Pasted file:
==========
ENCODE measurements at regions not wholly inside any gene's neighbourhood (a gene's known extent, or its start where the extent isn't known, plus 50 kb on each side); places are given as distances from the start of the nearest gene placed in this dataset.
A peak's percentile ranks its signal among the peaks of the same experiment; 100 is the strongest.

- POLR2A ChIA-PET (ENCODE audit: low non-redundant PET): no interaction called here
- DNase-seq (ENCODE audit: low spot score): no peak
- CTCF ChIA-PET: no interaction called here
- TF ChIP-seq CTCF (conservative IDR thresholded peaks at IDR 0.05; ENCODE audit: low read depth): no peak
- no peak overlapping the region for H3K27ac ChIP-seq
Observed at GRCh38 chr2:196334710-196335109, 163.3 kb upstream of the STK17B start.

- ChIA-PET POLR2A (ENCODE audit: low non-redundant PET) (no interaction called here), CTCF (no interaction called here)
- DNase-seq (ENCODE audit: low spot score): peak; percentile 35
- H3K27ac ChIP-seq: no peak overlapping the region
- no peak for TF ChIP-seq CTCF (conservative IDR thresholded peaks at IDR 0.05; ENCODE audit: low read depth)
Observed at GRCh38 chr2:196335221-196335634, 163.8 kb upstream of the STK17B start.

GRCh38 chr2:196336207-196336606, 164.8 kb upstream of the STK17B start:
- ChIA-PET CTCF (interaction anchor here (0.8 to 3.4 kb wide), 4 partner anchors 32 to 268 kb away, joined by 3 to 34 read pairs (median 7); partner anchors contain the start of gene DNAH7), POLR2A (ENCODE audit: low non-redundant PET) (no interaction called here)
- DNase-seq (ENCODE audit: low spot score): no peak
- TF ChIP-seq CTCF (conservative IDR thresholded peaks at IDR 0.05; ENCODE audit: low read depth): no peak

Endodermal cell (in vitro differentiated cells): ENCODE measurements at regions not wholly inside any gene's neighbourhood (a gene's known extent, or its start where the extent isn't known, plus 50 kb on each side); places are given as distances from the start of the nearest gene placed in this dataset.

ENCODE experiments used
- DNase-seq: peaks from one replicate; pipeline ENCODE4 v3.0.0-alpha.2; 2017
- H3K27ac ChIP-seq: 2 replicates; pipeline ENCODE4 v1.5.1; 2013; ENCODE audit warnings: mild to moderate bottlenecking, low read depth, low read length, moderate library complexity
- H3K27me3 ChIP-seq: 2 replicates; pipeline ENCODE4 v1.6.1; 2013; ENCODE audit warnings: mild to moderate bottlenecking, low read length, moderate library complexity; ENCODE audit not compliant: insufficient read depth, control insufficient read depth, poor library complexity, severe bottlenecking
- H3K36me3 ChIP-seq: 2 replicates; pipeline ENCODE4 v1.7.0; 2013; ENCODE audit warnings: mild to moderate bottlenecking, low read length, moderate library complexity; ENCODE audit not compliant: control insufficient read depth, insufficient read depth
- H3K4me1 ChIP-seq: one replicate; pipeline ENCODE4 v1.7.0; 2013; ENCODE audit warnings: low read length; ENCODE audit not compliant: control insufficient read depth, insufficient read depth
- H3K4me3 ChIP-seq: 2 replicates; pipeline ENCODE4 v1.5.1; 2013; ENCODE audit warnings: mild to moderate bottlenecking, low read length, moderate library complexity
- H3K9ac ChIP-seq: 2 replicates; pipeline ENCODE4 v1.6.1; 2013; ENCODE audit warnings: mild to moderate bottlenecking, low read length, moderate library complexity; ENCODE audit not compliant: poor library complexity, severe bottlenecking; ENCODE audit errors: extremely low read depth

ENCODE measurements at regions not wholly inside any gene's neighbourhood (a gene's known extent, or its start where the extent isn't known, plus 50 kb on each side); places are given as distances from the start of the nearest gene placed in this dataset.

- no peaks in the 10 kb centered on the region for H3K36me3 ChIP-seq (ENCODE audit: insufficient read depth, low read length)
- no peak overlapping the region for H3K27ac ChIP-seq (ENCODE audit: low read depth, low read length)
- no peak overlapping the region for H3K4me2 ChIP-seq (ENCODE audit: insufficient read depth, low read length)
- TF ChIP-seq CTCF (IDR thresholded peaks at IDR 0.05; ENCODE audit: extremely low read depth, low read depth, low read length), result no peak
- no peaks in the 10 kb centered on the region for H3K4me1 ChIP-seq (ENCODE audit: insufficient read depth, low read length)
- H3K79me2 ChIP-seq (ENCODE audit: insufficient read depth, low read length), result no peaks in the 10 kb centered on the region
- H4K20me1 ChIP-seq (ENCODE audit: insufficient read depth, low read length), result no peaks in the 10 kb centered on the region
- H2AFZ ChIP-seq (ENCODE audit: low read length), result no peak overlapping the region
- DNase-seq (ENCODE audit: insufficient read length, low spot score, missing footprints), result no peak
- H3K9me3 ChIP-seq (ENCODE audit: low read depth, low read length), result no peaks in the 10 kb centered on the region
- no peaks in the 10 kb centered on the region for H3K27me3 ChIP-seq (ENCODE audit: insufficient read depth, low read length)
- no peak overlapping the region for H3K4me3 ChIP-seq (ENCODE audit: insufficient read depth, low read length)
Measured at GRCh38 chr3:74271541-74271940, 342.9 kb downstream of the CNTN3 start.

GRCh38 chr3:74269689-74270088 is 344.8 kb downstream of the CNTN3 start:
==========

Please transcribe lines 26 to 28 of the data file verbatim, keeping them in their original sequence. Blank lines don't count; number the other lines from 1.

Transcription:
- H3K9ac ChIP-seq: 2 replicates; pipeline ENCODE4 v1.6.1; 2013; ENCODE audit warnings: mild to moderate bottlenecking, low read length, moderate library complexity; ENCODE audit not compliant: poor library complexity, severe bottlenecking; ENCODE audit errors: extremely low read depth

ENCODE measurements at regions not wholly inside any gene's neighbourhood (a gene's known extent, or its start where the extent isn't known, plus 50 kb on each side); places are given as distances from the start of the nearest gene placed in this dataset.

- no peaks in the 10 kb centered on the region for H3K36me3 ChIP-seq (ENCODE audit: insufficient read depth, low read length)